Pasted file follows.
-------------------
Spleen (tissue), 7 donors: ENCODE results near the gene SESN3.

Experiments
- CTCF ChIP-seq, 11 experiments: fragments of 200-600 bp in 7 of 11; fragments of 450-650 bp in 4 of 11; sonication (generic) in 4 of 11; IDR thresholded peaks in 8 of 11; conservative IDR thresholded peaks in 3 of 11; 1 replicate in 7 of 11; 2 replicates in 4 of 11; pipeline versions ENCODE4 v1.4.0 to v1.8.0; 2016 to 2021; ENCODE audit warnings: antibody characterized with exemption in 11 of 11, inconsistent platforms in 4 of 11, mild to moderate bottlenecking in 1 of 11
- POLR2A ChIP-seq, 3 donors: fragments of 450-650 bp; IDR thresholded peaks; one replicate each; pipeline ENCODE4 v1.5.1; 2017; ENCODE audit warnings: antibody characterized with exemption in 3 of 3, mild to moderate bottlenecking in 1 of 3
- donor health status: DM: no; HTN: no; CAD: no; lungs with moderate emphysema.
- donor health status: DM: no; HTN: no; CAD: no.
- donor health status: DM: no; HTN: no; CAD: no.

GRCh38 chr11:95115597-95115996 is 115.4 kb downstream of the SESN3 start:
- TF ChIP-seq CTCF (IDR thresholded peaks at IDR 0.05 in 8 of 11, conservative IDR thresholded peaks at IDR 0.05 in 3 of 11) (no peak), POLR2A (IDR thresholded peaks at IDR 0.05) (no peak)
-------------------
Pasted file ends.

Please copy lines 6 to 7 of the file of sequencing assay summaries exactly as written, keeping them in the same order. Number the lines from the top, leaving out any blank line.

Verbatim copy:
- donor health status: DM: no; HTN: no; CAD: no.
- donor health status: DM: no; HTN: no; CAD: no.